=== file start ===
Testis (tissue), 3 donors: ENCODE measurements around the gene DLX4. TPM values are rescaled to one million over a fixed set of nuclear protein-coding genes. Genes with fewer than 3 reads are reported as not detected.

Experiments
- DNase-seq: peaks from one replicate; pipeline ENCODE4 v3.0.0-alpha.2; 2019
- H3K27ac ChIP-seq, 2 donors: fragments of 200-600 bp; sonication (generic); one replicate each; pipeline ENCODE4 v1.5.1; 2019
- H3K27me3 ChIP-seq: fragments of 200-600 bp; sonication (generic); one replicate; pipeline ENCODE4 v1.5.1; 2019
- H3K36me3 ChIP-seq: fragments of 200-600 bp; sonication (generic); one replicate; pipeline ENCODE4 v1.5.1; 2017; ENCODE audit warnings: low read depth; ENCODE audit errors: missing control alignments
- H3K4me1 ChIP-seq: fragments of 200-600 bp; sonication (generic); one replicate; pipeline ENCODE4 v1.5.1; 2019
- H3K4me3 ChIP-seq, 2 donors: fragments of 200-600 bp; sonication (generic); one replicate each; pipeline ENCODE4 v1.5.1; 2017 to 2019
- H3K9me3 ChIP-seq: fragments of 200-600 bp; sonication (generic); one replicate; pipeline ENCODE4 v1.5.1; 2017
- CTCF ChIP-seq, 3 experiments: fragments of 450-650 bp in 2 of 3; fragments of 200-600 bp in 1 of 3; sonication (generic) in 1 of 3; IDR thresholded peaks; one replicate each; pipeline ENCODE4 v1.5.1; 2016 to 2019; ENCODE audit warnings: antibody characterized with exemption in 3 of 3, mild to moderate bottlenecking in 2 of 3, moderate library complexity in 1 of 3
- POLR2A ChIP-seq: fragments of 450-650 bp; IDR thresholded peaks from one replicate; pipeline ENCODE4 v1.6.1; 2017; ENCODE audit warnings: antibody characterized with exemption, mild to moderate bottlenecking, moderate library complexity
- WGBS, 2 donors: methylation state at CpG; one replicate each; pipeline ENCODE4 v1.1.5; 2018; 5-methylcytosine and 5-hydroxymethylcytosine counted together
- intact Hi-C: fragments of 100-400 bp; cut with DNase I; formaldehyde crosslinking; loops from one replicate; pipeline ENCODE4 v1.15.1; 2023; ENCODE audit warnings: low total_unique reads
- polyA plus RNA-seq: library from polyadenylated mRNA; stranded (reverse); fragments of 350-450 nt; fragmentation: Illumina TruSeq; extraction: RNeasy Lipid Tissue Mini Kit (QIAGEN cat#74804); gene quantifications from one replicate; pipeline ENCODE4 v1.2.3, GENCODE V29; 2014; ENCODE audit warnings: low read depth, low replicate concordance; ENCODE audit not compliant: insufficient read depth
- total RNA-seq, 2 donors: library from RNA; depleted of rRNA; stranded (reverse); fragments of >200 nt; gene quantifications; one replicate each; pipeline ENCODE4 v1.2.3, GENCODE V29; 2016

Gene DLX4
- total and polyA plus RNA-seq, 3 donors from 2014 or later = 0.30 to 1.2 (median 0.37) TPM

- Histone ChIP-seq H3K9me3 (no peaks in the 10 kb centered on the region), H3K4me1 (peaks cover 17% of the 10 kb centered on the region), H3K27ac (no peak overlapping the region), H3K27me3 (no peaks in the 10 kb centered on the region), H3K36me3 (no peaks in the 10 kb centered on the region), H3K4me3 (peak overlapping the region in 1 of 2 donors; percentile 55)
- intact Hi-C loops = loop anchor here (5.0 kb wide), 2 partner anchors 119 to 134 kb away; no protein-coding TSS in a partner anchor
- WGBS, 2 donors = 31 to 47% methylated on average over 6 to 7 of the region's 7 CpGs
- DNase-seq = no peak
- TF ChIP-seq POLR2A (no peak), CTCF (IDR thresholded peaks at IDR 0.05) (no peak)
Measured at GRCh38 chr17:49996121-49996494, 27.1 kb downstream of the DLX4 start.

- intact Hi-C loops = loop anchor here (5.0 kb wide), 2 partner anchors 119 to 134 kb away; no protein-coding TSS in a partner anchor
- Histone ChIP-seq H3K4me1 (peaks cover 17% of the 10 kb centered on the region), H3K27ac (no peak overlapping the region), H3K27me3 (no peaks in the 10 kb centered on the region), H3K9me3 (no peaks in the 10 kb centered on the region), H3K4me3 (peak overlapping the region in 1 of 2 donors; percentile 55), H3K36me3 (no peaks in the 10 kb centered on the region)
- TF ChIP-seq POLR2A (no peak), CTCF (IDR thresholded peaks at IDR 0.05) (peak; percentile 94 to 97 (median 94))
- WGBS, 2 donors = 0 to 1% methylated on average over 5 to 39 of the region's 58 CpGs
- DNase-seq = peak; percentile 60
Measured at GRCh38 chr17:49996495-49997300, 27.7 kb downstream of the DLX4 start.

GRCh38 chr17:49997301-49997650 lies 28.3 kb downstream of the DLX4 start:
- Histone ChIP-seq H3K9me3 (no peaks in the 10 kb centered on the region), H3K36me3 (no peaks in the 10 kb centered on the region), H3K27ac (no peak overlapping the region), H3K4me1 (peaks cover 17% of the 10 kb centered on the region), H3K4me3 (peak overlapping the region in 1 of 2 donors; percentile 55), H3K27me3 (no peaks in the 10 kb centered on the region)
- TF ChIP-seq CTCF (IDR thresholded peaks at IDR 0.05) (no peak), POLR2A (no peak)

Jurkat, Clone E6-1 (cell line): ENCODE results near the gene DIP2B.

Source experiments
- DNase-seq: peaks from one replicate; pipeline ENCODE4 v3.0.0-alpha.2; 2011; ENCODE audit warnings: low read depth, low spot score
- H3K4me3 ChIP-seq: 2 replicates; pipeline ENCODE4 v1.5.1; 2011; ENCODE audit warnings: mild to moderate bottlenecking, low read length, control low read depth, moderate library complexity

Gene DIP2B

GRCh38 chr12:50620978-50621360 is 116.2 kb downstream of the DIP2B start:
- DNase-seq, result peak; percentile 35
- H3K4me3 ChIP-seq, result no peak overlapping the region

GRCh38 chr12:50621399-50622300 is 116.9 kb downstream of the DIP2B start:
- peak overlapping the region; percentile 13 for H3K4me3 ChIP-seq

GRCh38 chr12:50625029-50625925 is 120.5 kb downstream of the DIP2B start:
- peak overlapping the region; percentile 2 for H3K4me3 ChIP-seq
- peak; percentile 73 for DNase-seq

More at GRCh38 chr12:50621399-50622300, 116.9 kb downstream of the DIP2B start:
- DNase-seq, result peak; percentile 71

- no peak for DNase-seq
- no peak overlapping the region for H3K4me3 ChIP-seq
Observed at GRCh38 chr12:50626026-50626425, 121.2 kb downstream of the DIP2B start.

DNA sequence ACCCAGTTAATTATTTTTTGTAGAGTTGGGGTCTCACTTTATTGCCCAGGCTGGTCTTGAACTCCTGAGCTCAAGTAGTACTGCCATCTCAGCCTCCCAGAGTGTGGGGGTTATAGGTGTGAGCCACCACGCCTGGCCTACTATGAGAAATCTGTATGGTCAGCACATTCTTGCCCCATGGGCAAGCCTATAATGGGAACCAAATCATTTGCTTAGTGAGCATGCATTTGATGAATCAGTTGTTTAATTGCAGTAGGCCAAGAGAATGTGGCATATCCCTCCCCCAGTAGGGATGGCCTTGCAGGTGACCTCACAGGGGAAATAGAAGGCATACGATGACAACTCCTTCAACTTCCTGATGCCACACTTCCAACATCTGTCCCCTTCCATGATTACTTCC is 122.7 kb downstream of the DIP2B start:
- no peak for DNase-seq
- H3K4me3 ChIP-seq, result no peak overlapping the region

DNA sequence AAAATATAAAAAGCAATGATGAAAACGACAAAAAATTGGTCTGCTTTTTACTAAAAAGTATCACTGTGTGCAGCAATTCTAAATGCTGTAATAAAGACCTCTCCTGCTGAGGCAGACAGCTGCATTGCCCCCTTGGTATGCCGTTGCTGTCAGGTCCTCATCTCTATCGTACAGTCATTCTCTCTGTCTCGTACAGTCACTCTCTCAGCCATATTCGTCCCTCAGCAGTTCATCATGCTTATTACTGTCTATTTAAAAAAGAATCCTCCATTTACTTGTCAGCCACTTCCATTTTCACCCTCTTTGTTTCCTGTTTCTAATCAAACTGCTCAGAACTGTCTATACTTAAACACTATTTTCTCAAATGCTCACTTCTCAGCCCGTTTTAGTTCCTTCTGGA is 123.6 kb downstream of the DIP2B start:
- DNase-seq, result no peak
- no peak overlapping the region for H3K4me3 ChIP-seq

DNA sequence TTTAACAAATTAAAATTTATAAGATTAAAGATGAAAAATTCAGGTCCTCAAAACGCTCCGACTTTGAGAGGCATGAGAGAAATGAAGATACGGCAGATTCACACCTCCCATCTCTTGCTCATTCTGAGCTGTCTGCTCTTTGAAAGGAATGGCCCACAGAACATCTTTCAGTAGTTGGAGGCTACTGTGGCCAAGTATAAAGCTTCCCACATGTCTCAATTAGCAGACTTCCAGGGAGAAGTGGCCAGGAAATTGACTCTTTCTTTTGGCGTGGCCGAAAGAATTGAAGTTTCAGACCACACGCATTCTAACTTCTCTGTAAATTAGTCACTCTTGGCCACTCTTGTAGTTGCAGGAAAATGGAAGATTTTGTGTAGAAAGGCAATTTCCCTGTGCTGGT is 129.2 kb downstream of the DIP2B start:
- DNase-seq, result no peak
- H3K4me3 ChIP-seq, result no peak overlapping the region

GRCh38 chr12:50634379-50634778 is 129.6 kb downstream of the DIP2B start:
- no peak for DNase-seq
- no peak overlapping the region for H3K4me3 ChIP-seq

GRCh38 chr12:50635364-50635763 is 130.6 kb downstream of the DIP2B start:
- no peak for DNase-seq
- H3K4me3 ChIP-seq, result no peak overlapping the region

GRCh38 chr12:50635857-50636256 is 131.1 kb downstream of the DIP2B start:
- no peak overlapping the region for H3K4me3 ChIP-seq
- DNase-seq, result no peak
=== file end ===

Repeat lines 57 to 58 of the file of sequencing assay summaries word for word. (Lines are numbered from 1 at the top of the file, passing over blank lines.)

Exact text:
DNA sequence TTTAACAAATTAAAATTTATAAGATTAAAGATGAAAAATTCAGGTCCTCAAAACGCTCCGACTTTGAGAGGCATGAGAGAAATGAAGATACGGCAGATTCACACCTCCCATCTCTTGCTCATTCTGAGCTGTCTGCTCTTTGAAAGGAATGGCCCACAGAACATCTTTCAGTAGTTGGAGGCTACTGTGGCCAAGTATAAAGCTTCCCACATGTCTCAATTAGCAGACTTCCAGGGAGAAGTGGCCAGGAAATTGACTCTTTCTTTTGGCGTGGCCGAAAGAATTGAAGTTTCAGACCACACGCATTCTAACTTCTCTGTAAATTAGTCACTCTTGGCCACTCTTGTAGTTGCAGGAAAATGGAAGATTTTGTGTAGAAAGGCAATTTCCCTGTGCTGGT is 129.2 kb downstream of the DIP2B start:
- DNase-seq, result no peak